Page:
Overheating can make pork butt dry and tough. Pork butt needs to be reheated gradually, so use a low heat setting. Set the oven to 250°F or use the microwave at 50% power. Checking the temperature with a meat thermometer ensures pork butt stays moist. Aim for an internal temperature of 165°F for safety and optimal juiciness.

Skipping Rest Time

Skipping rest time allows juices to escape, leaving pork butt dry. After reheating, wrap the pork in foil and let it rest for 10 minutes. This step redistributes the juices evenly, enhancing flavor and tenderness. Rest time is crucial for maintaining the quality of reheated pork butt.

Reheating Pork Butt for Different Dishes

Pulled Pork Sandwiches

Reheating pork butt for pulled pork sandwiches requires maintaining its tenderness and flavor. Place the shredded pork in a baking dish. Add a cup of chicken broth to the meat to keep it moist. Cover the dish with aluminum foil and reheat in a preheated oven at 250°F for about 30 minutes. Check the internal temperature to ensure it reaches 165°F. Let it rest for 5 minutes before serving. This method preserves the juiciness, making the sandwiches flavorful and tender.

Tacos and Burritos

Use a stovetop method for reheating pork butt intended for tacos and burritos. Heat a tablespoon of vegetable oil in a skillet over medium heat. Add the shredded pork and a quarter-cup of salsa or taco sauce to the pan. Stir occasionally, ensuring the meat heats evenly and absorbs the flavors. Cook for 10 minutes or until the meat reaches 165°F. Let it rest for 5 minutes before using it as a filling. This approach keeps the pork moist while enhancing its flavor, ideal for tacos and burritos.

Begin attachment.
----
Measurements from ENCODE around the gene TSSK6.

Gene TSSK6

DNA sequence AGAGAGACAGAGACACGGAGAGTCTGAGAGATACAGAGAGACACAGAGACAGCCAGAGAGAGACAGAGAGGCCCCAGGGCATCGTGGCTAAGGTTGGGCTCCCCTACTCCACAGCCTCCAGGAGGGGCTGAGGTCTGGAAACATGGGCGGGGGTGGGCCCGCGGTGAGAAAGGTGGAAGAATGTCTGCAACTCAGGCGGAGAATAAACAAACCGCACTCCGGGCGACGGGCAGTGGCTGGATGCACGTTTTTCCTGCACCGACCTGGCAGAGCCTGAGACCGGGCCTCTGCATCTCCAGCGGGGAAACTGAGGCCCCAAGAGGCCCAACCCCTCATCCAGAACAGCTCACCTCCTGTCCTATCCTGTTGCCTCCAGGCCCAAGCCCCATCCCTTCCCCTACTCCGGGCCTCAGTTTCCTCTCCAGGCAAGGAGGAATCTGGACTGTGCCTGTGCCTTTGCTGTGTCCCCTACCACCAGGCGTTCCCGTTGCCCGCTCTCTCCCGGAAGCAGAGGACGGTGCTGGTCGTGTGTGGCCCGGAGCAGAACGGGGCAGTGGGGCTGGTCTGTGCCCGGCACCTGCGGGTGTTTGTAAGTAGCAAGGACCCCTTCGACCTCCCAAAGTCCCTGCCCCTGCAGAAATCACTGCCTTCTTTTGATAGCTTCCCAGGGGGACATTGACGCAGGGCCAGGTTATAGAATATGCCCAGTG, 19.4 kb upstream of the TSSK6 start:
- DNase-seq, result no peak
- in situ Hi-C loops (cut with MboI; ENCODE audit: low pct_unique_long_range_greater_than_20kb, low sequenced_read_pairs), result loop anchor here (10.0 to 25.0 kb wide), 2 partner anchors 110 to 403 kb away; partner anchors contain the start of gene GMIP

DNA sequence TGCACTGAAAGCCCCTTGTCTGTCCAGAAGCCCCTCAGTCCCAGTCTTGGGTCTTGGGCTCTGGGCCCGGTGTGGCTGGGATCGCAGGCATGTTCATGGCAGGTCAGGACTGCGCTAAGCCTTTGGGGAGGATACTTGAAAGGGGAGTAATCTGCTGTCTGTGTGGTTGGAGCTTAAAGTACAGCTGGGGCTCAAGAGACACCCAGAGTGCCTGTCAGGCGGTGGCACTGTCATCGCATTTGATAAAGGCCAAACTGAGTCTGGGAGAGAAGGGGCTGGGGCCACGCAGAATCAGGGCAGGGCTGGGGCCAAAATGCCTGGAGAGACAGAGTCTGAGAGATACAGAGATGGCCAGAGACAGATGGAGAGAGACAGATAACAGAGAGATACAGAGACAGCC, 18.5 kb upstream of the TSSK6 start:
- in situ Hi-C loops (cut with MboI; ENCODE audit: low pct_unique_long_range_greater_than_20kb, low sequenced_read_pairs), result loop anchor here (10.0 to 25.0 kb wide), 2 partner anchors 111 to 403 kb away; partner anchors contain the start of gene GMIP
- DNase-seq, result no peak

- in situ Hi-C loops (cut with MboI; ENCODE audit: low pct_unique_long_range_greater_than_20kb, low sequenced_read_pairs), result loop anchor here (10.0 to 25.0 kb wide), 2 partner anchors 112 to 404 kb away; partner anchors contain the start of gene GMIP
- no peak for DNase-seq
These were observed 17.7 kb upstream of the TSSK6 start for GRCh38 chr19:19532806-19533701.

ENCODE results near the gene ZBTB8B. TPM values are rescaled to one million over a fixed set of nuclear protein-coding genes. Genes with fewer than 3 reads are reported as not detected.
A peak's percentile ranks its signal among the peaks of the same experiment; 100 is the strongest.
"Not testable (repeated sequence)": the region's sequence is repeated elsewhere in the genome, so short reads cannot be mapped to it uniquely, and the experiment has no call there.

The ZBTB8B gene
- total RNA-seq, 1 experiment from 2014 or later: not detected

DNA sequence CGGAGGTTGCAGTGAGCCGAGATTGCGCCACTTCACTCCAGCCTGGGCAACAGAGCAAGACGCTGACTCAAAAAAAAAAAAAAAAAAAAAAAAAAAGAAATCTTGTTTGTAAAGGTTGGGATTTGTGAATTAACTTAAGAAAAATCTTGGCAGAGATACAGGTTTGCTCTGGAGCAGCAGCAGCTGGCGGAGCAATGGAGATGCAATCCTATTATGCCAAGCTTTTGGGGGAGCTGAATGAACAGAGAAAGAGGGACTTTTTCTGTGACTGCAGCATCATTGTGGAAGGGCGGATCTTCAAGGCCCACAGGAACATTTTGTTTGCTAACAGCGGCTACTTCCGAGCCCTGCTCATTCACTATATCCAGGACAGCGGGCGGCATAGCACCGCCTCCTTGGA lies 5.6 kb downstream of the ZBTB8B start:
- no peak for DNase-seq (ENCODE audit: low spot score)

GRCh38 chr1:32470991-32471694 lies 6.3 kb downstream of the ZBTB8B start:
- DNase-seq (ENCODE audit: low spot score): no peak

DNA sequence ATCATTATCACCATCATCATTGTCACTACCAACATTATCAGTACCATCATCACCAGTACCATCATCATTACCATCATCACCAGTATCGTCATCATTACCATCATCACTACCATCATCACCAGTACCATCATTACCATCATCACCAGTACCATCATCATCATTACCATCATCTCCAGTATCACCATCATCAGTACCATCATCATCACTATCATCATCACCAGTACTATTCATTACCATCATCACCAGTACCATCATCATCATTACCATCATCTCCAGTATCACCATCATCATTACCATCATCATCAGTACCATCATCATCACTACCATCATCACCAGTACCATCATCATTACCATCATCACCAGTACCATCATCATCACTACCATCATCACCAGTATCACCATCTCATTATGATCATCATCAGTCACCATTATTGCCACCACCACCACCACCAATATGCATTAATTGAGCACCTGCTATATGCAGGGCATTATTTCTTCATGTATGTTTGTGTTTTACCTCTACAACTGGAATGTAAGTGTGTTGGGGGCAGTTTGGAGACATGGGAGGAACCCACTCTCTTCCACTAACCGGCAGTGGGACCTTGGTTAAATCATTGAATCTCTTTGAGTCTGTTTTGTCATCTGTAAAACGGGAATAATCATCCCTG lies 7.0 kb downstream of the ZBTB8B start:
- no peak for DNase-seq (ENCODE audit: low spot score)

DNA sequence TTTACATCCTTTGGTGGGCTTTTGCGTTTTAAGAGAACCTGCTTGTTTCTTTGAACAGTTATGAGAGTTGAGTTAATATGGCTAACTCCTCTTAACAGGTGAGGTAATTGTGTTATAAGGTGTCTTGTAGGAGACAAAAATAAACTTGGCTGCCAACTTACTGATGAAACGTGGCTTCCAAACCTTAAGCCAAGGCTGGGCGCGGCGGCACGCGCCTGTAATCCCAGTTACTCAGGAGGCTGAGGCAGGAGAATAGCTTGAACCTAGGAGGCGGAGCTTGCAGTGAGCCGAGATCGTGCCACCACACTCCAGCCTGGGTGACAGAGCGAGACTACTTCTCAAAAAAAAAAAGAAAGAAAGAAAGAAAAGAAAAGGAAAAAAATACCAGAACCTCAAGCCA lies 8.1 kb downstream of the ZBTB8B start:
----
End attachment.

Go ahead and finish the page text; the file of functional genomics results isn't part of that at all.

Reheating pork butt doesn’t have to be a daunting task. By using the right methods and paying attention to details like adding liquids and using low heat, you can enjoy tender and flavorful pork every time. Whether you’re making pulled pork sandwiches or delicious tacos and burritos, the key is to preserve moisture and enhance the flavor. With these tips, you’ll be able to enjoy your leftovers just as much as the original meal. So next time you have leftover pork butt, give these methods a try and savor every bite.

Reheating pork butt to keep it juicy and flavorful can be done using several methods. One effective way is to wrap the pork butt in foil with a little bit of broth or water and reheat it in the oven at 250°F (120°C) until it reaches an internal temperature of 165°F (74°C), as suggested by Serious Eats. Another method is to use a slow cooker on low heat, which helps retain moisture and tenderness, according to The Spruce Eats.

Frequently Asked Questions

What’s the best way to reheat pork butt without drying it out?

To reheat pork butt without drying it out, use low heat settings and add liquids like broth or apple juice. The oven method at 250°F with added chicken broth works well for maintaining moisture and flavor.

How should I reheat pork butt for pulled pork sandwiches?

For pulled pork sandwiches, place the pork in a baking dish with chicken broth, cover it with foil, and reheat in the oven at 250°F until warmed through. Let it rest before serving.

Can I use a microwave to reheat pork butt?

Yes, you can use a microwave to reheat pork butt, but it’s less ideal. Add a splash of broth or apple juice, cover with a microwave-safe lid, and use low power settings to avoid drying it out.

What’s the best method to reheat pork butt for tacos and burritos?

For tacos and burritos, reheat pork butt on the stovetop with vegetable oil and salsa. Heat until the pork reaches an internal temperature of 165°F to ensure it’s safe and flavorful.

How do I know when the reheated pork butt is ready?

Reheated pork butt is ready when it reaches an internal temperature of 165°F. Use a meat thermometer to check the temperature and ensure it’s heated evenly and safely.

Can I reheat pork butt in a slow cooker?

Yes, you can reheat pork butt in a slow cooker. Add liquid like broth or apple juice, set it on low, and heat for 2-3 hours, checking occasionally to ensure it stays moist and tender.